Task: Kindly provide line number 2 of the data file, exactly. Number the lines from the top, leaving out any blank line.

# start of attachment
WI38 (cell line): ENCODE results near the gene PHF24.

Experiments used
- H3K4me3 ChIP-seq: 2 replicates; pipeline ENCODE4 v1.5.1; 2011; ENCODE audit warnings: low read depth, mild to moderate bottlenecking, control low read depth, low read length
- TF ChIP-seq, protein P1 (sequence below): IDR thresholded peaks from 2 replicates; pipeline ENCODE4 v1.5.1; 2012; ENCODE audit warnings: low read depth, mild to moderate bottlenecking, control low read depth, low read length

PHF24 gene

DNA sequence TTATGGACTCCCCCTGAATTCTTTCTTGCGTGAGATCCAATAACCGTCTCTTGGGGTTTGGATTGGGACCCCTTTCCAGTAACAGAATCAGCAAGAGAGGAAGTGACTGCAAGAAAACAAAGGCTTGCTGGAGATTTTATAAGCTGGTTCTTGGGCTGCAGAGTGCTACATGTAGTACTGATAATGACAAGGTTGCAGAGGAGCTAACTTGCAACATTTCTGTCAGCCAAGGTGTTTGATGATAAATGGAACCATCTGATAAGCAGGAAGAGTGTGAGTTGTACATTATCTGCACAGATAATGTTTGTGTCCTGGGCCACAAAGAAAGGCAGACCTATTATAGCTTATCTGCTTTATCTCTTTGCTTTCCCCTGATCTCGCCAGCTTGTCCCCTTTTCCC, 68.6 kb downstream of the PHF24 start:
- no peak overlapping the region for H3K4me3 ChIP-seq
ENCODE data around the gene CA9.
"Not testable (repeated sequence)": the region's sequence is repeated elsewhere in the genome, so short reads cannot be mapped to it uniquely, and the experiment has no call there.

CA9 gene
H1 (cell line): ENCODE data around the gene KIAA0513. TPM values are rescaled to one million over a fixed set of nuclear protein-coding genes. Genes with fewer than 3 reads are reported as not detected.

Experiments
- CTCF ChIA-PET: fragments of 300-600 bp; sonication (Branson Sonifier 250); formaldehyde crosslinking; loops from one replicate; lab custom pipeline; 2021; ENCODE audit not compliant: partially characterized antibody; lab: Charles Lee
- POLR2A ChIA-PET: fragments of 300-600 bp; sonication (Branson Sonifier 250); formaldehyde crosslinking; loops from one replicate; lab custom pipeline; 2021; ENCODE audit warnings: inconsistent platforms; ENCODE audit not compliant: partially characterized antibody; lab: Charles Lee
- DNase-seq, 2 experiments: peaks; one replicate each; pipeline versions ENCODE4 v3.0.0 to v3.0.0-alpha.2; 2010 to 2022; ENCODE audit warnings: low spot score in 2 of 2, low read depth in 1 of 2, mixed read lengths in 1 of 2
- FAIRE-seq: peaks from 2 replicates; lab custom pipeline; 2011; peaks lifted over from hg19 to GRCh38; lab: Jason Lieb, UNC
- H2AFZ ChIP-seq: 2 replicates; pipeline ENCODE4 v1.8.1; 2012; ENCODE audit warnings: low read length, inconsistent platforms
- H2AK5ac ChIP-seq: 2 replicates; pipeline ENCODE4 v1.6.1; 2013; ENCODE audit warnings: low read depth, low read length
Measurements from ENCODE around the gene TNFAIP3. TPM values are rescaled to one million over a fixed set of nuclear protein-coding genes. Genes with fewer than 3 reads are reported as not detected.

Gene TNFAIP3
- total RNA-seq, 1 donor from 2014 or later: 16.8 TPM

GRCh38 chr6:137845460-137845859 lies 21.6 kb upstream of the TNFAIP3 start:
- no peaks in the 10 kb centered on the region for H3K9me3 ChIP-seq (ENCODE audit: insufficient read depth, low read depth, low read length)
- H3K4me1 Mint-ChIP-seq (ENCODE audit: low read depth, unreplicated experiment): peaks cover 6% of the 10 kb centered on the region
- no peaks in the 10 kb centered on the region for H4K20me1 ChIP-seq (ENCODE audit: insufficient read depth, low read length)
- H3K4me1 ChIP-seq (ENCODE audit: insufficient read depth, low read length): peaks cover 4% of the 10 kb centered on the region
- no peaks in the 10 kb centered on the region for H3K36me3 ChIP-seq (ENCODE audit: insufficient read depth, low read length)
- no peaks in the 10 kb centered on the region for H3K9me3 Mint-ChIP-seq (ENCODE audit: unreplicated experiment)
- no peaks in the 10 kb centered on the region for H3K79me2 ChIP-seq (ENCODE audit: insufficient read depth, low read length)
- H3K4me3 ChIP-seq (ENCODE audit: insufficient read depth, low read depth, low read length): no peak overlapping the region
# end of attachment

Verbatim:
Experiments used